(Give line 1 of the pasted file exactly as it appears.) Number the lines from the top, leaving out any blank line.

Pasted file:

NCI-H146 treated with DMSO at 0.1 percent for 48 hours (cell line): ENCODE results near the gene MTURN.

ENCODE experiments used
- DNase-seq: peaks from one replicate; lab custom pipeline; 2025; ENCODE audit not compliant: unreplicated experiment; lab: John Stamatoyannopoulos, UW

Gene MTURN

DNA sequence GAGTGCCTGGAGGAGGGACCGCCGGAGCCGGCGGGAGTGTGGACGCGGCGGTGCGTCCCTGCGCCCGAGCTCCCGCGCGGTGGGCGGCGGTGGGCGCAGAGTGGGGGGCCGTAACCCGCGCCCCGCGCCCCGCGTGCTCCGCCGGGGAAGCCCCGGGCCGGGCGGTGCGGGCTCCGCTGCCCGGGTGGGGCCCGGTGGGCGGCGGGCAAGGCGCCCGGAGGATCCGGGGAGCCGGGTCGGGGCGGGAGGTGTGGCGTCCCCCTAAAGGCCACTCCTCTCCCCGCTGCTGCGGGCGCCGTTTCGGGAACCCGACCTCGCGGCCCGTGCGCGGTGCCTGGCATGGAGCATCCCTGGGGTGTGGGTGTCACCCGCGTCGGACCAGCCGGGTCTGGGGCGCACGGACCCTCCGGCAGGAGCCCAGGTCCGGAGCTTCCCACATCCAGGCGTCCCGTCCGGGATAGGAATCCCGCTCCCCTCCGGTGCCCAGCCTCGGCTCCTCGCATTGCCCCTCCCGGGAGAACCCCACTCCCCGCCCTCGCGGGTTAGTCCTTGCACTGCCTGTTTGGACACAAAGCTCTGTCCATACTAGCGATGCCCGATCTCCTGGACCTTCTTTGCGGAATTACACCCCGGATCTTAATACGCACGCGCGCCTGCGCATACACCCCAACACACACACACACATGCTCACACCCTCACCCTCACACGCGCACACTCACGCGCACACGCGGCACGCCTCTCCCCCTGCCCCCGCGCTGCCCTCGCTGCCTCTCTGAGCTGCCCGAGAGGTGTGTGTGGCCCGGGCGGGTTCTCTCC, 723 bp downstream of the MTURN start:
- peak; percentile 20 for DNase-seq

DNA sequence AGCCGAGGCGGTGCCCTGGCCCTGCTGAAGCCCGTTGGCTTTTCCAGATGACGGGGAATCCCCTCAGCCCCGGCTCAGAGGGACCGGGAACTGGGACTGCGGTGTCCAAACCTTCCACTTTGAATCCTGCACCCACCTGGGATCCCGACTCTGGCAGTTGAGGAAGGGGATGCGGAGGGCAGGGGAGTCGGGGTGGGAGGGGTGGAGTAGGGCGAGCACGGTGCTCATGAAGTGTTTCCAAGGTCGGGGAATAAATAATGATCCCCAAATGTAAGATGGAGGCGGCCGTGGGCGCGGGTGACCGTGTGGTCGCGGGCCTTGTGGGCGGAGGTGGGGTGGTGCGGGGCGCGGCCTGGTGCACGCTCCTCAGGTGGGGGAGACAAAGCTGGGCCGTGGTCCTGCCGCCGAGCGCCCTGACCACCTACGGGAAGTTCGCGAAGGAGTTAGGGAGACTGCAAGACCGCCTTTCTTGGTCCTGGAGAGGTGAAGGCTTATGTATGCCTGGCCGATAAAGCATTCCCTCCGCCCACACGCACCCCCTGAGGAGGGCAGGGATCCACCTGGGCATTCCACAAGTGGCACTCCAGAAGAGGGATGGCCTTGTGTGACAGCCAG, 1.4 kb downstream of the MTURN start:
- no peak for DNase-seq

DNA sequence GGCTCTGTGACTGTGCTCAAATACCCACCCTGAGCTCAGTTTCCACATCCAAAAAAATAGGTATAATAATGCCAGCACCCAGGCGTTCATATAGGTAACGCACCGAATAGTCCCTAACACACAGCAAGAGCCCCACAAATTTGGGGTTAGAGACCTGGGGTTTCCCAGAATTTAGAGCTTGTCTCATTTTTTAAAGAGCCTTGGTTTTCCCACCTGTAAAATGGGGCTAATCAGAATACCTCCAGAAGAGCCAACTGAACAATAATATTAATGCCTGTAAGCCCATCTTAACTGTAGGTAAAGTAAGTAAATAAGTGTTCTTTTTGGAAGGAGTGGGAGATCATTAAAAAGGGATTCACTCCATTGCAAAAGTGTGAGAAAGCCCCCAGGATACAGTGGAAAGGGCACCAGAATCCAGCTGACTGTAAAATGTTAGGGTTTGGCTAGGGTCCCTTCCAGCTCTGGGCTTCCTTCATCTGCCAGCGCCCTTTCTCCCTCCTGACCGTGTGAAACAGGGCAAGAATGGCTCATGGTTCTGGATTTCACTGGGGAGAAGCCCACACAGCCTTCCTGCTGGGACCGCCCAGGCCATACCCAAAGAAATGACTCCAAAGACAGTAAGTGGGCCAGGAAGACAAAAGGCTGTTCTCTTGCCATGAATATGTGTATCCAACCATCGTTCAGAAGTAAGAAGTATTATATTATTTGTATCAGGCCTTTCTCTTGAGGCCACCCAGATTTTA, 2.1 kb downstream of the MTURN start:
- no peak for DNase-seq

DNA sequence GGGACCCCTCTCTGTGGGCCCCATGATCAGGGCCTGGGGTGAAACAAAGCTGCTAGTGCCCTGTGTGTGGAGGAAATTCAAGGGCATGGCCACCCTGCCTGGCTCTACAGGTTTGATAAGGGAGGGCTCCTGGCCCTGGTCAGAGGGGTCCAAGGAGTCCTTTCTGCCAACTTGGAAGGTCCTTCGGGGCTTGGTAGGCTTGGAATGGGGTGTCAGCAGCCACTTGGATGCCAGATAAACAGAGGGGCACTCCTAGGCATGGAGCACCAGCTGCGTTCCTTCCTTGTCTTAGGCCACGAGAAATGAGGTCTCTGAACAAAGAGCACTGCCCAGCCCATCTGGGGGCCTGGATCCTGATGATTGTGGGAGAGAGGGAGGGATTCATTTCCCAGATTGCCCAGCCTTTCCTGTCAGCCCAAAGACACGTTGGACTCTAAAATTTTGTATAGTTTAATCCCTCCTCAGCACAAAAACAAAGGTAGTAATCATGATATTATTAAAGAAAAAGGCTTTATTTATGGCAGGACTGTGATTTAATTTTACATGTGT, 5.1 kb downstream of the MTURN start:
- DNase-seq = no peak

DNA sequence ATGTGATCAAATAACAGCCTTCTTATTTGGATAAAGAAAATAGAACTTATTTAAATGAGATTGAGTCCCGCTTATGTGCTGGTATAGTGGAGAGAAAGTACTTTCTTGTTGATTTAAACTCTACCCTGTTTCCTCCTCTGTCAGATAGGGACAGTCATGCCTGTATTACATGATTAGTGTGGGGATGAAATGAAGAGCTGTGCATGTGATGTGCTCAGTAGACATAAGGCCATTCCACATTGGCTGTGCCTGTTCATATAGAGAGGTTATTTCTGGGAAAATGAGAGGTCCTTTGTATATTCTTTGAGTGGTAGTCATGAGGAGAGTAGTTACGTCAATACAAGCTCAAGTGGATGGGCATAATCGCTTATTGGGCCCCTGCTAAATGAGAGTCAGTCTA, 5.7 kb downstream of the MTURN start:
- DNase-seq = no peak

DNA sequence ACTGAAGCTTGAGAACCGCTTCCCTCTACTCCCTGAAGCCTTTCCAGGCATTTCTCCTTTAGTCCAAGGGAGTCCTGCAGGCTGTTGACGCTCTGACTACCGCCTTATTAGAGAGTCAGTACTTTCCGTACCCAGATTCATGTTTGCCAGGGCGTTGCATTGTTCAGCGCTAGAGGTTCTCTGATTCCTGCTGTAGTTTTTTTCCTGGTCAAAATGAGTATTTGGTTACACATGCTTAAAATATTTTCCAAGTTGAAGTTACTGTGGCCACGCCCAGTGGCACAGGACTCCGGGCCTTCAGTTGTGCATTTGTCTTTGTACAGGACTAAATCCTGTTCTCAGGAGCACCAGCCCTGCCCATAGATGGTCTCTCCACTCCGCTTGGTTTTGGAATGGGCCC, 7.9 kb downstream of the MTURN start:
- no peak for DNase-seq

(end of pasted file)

NCI-H146 treated with DMSO at 0.1 percent for 48 hours (cell line): ENCODE results near the gene MTURN.